Selection of equipment for solids removal in natural gas extraction operations – CAPEX vs. OPEX considerations
The extraction of natural gas requires the removal of suspended solids from the feed stream. Generally, these streams can be grouped as follows:
Produced Water (PW) and dirty liquid streams resulting from pipeline pigging operations
Rich monoethylene glycol (MEG) recycle streams which contain various salts from the produced water. The injection of MEG at the well head is the most common method to prevent formation of hydrates and avoid pipeline blockage. Hydrate inhibition is specifically requested when low temperatures are involved. Increased activities in offshore and deep sea drilling, where lower temperatures and longer pipelines to shore result in a significantly increased risk of hydrate formation, also triggered demand for MEG injection systems.
Hydrocarbon condensate which carry over solids from the slug catcher may also require further treatment.
The conventional FUNDABAC® filter is a sophisticated system capable of removing suspended solids down to 1 µm and smaller, is fully automatic and requires minimal operator intervention and maintenance expenditures.
The dry discharge capability of the FUNDABAC® filter allows for the disposal of a 50-70% dry cake and minimizes disposal requirements. Dangerous substances such as Hg, H2S and NORMs can be safely handled as a result of the fully enclosed design.
Filter aid can be used in situations where the process medium is difficult to filter, thus making FUNDABAC® filters suitable both for normal operation routines and for periodic, intermittent operations when solids generated by the system and their tendency to foul increase dramatically (e.g. pigging).
In some cases an automatic filter such as the FUNDABAC® may not be economically cost justifiable. Below a specific solid load, the OPEX of filter systems using disposable media (e.g. manual cartridge filters) may be desirable. This factor, coupled with a relative lower CAPEX, makes these systems more cost attractive.
In addition to being able to supply technically sophisticated FUNDABAC® filters, DrM also offers its customers cartridge type filters. DrM’s extensive know-how in solid-liquid separation processes puts DrM in the unique position to propose the most cost-effective filtration solution for a given set of application operating parameters. DrM’s recommendations always take both CAPEX and OPEX into account.
DrM is committed to the continuous development of its cartridge filter design and aims to minimize operator exposure to harmful substances, often an issue when disposable elements need to be replaced. Information about DrM’s cartridge elements and unique housing design can be found below or by contacting DrM.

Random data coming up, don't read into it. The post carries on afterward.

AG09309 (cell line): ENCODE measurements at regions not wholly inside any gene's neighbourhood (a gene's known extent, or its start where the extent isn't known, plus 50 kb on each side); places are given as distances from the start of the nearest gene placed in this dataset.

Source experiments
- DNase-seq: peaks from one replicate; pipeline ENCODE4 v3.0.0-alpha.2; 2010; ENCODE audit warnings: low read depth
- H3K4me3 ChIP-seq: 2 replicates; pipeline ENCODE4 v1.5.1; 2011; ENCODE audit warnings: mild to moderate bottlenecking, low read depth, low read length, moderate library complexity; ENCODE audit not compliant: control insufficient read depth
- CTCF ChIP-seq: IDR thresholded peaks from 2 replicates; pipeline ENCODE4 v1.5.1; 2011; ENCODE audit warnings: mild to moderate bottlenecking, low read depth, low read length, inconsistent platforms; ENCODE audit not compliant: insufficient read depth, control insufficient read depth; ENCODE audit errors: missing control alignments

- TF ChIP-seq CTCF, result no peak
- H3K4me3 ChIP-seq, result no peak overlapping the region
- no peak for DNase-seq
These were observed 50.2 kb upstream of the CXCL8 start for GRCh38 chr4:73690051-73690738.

DrM technical sales representatives are often asked to provide a rough cost impact study that compares its cartridge filters to its fully automatic FUNDABAC® filters. It is clear that due to design specifications and materials there is a broad range of variables impacting CAPEX. By creating sets of assumptions however, we can project figures that can give a general indication of CAPEX and OPEX, as per example on the next page.
Input figures and life time cost calculations for some cases
Please note that above figures do not take into consideration the disposal cost of either the solids cake discharged from a FUNDABAC® Filter or alternatively filter cartridges.
Operating costs are also not considered in the above comparative analysis. It should be assumed that both of those cost drivers will favour of the FUNDABAC® Filter due to its automation and lower solid waste production. Geographical location can influence these values significantly. Business operators will likely want to include those numbers in their own calculations.
As expected, the lifetime cost of a cartridge filter system is lower than that of a FUNDABAC® Filter in low solid loading applications (say, below 5’000 kgs/year) since the number of replacement cartridges is fairly proportional to the solid load.
For higher flow and solids concentrations, the FUNDABAC® filter is more cost economical than cartridge filter systems. It should be noted that this analysis only takes CAPEX and OPEX into account. Other factors such as operator and environmental safety, proximity of disposal sites as well as physical space requirements may impact investment decisions.
Looking at past experiences in natural gas extraction plants, we can deduce that for removal of divalent salts from MEG that a FUNDABAC® Filter should be the best filter choice due to the higher solids load, despite the fact that liquid flows are not so high.
For produced water we need to view things differently. When considering both pigging and normal water treatment, a FUNDABAC® filter should be the equipment of choice. It can cope with fluctuating input solid loads and as well, higher concentrations are easily managed. For normal operation however, a cartridge filter system may be good choice.
For hydrocarbon condensate we normally deal with a low solid load and high liquid flows. The final consideration will therefore depend on the detail input data. Here the tendency is towards cartridge filters. However, the operator may also want to consider operator exposure to toxic chemicals and their disposal cost.
As can be seen in the above analysis, filter type selection is not as clear cut as it may first seem. To get a better understanding, input values can be applied to run a cost simulation model which will help in the decision making process. In this regard, DrM can provide valuable input.